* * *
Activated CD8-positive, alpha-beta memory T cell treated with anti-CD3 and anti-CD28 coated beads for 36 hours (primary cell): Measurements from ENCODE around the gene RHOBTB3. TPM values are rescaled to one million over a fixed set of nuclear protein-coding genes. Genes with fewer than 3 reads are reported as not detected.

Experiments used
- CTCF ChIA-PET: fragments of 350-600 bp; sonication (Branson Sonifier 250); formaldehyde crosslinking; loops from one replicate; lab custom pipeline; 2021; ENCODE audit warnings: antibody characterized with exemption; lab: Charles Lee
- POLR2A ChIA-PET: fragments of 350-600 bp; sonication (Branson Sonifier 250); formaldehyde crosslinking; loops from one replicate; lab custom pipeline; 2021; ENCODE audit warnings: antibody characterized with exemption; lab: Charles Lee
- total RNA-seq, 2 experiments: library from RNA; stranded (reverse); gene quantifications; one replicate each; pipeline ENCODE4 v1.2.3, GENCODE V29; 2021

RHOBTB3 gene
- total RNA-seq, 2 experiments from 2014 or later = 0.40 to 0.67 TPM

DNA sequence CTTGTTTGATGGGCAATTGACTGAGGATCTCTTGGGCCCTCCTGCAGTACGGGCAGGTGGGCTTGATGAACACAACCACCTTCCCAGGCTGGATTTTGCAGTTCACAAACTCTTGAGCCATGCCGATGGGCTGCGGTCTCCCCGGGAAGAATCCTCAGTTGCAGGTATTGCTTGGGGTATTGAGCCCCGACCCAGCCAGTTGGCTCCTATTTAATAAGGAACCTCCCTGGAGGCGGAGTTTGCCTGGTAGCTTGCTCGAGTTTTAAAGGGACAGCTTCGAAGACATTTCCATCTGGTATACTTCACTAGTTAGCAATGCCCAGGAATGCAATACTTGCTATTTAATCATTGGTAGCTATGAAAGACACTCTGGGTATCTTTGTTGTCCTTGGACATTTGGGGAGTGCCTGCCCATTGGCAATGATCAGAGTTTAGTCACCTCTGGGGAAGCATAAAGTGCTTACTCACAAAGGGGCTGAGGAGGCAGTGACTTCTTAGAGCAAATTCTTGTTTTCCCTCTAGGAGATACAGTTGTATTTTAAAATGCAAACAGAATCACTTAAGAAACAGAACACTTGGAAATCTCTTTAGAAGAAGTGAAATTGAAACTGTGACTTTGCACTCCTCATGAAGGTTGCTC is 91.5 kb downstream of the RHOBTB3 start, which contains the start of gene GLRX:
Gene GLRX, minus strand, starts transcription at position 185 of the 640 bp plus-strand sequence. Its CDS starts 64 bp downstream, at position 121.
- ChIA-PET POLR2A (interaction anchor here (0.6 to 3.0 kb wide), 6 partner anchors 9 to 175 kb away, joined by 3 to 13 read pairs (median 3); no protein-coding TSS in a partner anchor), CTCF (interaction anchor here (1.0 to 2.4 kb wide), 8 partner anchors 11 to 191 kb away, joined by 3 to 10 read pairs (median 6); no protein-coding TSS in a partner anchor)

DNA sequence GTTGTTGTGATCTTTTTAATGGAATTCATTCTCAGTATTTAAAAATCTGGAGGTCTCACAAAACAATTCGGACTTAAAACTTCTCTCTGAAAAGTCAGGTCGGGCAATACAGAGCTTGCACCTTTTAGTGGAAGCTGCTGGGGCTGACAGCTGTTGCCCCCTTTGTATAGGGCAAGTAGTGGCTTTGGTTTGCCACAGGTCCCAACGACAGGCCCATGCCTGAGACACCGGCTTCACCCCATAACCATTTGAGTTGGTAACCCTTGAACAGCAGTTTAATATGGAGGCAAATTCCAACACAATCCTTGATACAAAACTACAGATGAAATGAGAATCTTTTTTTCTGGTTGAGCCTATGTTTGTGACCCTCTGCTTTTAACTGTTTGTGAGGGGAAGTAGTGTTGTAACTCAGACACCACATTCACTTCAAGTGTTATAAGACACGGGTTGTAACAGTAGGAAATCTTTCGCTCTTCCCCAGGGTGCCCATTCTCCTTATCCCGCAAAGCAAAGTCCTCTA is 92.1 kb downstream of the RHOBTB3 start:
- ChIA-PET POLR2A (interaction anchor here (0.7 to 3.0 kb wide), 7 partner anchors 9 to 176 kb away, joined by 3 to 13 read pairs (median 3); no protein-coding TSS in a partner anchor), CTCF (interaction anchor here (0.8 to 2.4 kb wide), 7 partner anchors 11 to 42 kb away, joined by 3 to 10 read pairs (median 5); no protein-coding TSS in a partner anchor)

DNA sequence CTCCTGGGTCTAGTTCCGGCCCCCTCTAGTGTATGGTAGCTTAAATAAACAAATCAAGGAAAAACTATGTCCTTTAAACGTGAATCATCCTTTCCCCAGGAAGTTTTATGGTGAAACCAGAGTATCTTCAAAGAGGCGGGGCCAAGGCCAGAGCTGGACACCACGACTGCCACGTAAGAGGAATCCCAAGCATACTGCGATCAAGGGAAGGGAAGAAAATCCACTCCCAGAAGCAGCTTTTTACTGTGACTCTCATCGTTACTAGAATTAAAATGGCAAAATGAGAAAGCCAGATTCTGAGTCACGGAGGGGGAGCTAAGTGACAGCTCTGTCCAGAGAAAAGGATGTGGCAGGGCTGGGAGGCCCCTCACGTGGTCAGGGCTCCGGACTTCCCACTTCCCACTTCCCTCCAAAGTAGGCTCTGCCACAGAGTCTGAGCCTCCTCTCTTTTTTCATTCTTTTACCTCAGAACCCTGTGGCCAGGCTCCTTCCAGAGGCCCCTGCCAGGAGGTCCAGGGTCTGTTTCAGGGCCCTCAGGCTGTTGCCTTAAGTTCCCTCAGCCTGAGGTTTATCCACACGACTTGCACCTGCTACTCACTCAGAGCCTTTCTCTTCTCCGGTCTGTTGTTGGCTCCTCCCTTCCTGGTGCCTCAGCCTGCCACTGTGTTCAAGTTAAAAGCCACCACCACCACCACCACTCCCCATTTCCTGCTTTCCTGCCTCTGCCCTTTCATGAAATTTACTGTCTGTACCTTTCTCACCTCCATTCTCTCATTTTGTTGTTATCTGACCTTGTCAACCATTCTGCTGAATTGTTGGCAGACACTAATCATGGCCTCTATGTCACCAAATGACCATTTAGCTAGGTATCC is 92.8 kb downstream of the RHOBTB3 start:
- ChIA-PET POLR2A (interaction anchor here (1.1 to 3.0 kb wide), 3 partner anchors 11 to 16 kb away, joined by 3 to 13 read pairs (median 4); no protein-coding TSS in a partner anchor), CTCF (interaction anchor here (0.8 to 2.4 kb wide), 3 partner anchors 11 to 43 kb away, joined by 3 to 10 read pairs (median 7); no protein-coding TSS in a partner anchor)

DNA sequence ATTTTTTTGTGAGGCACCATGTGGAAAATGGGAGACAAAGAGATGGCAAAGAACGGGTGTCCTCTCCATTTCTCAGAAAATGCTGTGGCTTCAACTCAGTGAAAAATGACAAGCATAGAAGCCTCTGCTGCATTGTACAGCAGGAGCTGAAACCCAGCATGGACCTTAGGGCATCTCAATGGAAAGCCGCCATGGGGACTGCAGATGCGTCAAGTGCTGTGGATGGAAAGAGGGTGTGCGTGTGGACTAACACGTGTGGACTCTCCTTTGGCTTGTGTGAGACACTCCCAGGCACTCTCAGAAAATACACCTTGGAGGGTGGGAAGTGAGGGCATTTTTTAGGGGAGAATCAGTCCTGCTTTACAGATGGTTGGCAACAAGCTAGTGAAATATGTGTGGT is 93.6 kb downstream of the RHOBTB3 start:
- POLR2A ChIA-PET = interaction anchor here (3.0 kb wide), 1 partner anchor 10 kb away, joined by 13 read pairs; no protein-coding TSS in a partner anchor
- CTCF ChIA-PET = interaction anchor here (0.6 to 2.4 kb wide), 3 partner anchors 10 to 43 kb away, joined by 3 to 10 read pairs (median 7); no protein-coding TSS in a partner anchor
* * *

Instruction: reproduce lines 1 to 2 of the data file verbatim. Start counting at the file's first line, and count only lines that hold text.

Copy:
Activated CD8-positive, alpha-beta memory T cell treated with anti-CD3 and anti-CD28 coated beads for 36 hours (primary cell): Measurements from ENCODE around the gene RHOBTB3. TPM values are rescaled to one million over a fixed set of nuclear protein-coding genes. Genes with fewer than 3 reads are reported as not detected.

Experiments used